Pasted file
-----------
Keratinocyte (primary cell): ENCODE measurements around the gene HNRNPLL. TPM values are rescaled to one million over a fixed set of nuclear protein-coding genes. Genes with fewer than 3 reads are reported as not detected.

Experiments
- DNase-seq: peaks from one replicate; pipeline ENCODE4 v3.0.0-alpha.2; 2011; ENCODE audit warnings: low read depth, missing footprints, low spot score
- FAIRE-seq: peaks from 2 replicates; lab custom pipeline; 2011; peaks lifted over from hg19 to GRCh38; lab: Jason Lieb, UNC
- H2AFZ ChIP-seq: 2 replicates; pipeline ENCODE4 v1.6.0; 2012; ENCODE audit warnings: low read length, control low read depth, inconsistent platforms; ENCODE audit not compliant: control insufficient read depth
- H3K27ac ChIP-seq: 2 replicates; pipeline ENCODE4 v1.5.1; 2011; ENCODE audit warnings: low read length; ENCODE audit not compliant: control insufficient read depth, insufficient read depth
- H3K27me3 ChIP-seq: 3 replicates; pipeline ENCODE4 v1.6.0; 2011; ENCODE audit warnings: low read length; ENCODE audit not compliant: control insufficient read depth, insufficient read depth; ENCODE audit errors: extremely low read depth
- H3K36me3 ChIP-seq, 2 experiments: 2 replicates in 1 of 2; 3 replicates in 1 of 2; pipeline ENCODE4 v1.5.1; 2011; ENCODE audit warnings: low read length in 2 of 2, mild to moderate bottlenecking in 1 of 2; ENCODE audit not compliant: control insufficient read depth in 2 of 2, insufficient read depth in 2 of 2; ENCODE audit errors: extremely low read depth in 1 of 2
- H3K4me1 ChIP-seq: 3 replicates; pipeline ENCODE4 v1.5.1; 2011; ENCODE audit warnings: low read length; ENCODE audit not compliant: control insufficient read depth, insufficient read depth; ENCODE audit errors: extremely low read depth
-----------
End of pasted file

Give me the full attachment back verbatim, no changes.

Keratinocyte (primary cell): ENCODE measurements around the gene HNRNPLL. TPM values are rescaled to one million over a fixed set of nuclear protein-coding genes. Genes with fewer than 3 reads are reported as not detected.

Experiments
- DNase-seq: peaks from one replicate; pipeline ENCODE4 v3.0.0-alpha.2; 2011; ENCODE audit warnings: low read depth, missing footprints, low spot score
- FAIRE-seq: peaks from 2 replicates; lab custom pipeline; 2011; peaks lifted over from hg19 to GRCh38; lab: Jason Lieb, UNC
- H2AFZ ChIP-seq: 2 replicates; pipeline ENCODE4 v1.6.0; 2012; ENCODE audit warnings: low read length, control low read depth, inconsistent platforms; ENCODE audit not compliant: control insufficient read depth
- H3K27ac ChIP-seq: 2 replicates; pipeline ENCODE4 v1.5.1; 2011; ENCODE audit warnings: low read length; ENCODE audit not compliant: control insufficient read depth, insufficient read depth
- H3K27me3 ChIP-seq: 3 replicates; pipeline ENCODE4 v1.6.0; 2011; ENCODE audit warnings: low read length; ENCODE audit not compliant: control insufficient read depth, insufficient read depth; ENCODE audit errors: extremely low read depth
- H3K36me3 ChIP-seq, 2 experiments: 2 replicates in 1 of 2; 3 replicates in 1 of 2; pipeline ENCODE4 v1.5.1; 2011; ENCODE audit warnings: low read length in 2 of 2, mild to moderate bottlenecking in 1 of 2; ENCODE audit not compliant: control insufficient read depth in 2 of 2, insufficient read depth in 2 of 2; ENCODE audit errors: extremely low read depth in 1 of 2
- H3K4me1 ChIP-seq: 3 replicates; pipeline ENCODE4 v1.5.1; 2011; ENCODE audit warnings: low read length; ENCODE audit not compliant: control insufficient read depth, insufficient read depth; ENCODE audit errors: extremely low read depth